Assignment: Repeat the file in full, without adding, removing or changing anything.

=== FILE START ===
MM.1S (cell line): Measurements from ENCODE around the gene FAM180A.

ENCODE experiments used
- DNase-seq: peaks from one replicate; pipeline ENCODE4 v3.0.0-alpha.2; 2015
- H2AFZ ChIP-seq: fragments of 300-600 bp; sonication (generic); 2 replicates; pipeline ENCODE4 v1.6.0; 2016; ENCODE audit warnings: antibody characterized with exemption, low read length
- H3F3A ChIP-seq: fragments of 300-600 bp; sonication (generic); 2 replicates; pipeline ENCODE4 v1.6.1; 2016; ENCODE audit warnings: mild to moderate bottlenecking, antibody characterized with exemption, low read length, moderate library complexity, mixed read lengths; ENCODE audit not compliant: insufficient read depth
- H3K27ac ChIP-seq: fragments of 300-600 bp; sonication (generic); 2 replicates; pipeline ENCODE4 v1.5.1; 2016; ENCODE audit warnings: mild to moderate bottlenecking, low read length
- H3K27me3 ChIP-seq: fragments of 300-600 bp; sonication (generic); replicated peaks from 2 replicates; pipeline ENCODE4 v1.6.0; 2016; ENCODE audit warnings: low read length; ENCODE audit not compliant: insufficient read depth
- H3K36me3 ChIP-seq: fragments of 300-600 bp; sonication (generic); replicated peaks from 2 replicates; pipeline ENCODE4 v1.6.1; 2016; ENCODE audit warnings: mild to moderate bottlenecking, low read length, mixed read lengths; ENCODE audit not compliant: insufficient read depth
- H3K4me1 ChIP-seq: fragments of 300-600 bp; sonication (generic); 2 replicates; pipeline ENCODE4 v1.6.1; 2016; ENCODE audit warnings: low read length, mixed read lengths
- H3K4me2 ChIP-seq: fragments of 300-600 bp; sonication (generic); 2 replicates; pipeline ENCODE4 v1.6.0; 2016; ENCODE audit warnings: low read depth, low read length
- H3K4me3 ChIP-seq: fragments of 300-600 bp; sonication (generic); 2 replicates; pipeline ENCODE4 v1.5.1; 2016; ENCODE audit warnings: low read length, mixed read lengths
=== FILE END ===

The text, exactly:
MM.1S (cell line): Measurements from ENCODE around the gene FAM180A.

ENCODE experiments used
- DNase-seq: peaks from one replicate; pipeline ENCODE4 v3.0.0-alpha.2; 2015
- H2AFZ ChIP-seq: fragments of 300-600 bp; sonication (generic); 2 replicates; pipeline ENCODE4 v1.6.0; 2016; ENCODE audit warnings: antibody characterized with exemption, low read length
- H3F3A ChIP-seq: fragments of 300-600 bp; sonication (generic); 2 replicates; pipeline ENCODE4 v1.6.1; 2016; ENCODE audit warnings: mild to moderate bottlenecking, antibody characterized with exemption, low read length, moderate library complexity, mixed read lengths; ENCODE audit not compliant: insufficient read depth
- H3K27ac ChIP-seq: fragments of 300-600 bp; sonication (generic); 2 replicates; pipeline ENCODE4 v1.5.1; 2016; ENCODE audit warnings: mild to moderate bottlenecking, low read length
- H3K27me3 ChIP-seq: fragments of 300-600 bp; sonication (generic); replicated peaks from 2 replicates; pipeline ENCODE4 v1.6.0; 2016; ENCODE audit warnings: low read length; ENCODE audit not compliant: insufficient read depth
- H3K36me3 ChIP-seq: fragments of 300-600 bp; sonication (generic); replicated peaks from 2 replicates; pipeline ENCODE4 v1.6.1; 2016; ENCODE audit warnings: mild to moderate bottlenecking, low read length, mixed read lengths; ENCODE audit not compliant: insufficient read depth
- H3K4me1 ChIP-seq: fragments of 300-600 bp; sonication (generic); 2 replicates; pipeline ENCODE4 v1.6.1; 2016; ENCODE audit warnings: low read length, mixed read lengths
- H3K4me2 ChIP-seq: fragments of 300-600 bp; sonication (generic); 2 replicates; pipeline ENCODE4 v1.6.0; 2016; ENCODE audit warnings: low read depth, low read length
- H3K4me3 ChIP-seq: fragments of 300-600 bp; sonication (generic); 2 replicates; pipeline ENCODE4 v1.5.1; 2016; ENCODE audit warnings: low read length, mixed read lengths